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Employment Change Digest: Changes in Flexible Working and the Zero Hour Contract

Rights to Flexible Working Extended


LawFrom the 30th June 2014, the Government extended the right to request flexible working to all employees and removed the current statutory procedure for considering requests after 26 weeks of service. Prior to this, the right only applied to parents of children under the age of 17 (or 18 if the child is disabled) and certain carers. Employers will have a duty to consider all requests in a reasonable manner although employers will have the right to refuse requests on business grounds.


Key points:

  • Requests should be in writing stating the date of the request and whether any previous application has been made and the date of that application
  • Requests and appeals must be considered and decided upon within three months of the receipt of the request
  • Employers must have a sound business reason for rejecting any request
  • Employees can only make one request in any 12 month period

For more information on the changes to flexible working requests and your responsibilities, click here to access the ACAS website.


Zero Hour Contact Exclusivity Scrapped


The government recently published its Small Business, Enterprise & Employment Bill, which set out a number of measures on employment tribunals, the national minimum wage and, importantly, the reforms to zero hours contracts, although a “right to request” regular hours for workers on zero hours contracts was not included in the bill.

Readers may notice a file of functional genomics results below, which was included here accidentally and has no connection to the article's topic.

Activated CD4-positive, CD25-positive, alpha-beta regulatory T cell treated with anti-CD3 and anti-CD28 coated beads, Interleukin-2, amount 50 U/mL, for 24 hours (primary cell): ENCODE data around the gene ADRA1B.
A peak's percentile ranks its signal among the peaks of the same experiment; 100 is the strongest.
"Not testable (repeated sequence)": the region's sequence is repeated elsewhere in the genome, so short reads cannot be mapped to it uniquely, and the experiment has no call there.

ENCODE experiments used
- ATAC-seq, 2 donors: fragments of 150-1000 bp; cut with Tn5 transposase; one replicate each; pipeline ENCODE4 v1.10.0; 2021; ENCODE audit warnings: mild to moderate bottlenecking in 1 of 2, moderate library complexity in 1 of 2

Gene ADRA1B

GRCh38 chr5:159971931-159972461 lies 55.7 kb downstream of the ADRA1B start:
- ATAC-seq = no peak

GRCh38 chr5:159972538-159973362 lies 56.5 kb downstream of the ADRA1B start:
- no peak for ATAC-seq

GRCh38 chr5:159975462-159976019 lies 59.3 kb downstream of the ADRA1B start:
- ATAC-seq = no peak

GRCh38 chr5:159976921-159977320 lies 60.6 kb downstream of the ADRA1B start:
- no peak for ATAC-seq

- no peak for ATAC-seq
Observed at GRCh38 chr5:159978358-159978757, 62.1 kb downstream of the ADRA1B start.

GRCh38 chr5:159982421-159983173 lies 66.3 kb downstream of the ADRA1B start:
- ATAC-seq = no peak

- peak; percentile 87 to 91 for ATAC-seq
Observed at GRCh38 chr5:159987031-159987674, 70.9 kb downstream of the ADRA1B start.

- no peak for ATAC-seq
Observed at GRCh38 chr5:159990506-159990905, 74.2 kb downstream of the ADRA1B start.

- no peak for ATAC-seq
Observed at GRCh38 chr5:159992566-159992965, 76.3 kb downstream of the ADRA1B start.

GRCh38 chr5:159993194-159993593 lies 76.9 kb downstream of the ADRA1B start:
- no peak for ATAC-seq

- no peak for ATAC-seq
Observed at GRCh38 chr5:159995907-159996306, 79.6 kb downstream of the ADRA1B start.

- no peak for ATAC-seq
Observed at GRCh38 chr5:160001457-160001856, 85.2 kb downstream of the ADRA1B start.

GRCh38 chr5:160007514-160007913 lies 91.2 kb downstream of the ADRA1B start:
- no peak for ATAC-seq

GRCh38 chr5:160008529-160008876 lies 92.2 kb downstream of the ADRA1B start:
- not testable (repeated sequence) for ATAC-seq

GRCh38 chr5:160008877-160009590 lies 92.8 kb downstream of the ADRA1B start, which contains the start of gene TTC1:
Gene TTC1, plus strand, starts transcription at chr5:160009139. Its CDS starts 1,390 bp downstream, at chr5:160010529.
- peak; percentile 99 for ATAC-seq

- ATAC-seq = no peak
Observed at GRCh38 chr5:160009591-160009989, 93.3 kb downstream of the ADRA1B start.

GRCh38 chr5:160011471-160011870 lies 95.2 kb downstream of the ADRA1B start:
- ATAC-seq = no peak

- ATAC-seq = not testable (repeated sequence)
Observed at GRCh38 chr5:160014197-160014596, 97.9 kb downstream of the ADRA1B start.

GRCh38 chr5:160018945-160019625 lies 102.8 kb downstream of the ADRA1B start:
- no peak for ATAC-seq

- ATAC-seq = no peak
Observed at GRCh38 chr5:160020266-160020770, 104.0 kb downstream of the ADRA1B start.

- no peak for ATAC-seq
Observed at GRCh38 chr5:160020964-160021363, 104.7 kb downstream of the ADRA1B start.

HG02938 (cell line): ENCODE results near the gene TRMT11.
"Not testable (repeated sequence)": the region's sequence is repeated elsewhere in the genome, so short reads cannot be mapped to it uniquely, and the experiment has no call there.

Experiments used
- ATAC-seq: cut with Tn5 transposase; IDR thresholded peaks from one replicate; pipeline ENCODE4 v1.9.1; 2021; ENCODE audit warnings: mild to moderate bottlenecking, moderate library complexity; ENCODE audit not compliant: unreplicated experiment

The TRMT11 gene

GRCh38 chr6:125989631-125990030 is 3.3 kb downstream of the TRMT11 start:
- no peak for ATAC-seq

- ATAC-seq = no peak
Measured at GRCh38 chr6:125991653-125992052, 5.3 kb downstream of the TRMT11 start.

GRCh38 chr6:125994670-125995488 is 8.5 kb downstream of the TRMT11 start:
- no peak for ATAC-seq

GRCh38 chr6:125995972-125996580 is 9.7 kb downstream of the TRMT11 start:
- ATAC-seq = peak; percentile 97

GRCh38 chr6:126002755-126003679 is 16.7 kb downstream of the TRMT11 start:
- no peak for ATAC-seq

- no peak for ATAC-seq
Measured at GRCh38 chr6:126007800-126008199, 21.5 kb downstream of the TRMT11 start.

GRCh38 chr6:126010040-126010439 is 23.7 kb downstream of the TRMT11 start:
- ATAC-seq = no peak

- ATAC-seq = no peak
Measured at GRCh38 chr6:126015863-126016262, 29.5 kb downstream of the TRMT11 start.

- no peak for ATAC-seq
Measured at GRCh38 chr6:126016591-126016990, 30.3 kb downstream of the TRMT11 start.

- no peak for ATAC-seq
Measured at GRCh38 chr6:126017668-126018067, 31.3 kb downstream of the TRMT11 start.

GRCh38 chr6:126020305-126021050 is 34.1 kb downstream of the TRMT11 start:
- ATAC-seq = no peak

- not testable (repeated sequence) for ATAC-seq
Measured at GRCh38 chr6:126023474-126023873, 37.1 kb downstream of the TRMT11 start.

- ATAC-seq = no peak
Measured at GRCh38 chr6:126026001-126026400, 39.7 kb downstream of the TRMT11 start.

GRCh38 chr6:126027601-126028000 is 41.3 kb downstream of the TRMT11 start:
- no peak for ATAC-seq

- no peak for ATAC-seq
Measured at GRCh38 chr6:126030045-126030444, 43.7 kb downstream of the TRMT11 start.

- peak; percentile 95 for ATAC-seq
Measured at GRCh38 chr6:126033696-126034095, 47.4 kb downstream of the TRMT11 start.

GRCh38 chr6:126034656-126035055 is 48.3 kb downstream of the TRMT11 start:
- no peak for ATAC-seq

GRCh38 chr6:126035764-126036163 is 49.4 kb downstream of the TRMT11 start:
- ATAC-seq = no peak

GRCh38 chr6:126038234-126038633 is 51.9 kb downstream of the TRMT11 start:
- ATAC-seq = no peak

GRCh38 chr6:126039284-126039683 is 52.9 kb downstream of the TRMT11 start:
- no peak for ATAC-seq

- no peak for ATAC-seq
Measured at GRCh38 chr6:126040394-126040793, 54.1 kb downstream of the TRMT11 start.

Highlights of the Bill include:

  • Making exclusivity clauses in zero hours contracts invalid and unenforceable so that no one is tied into a contract without any guarantee of paid work.
  • Introducing strong financial consequences for non-payment of employment tribunal settlements.
  • An increase in the penalties imposed on employers that breach national minimum wage legislation to £20,000 per worker, and;
  • Improving small businesses’ access to finance by removing legal barriers to invoice finance.

For more information on the contents of the Small Business, Enterprise & Employment Bill, click here to view the Bill Summary via the Government website.


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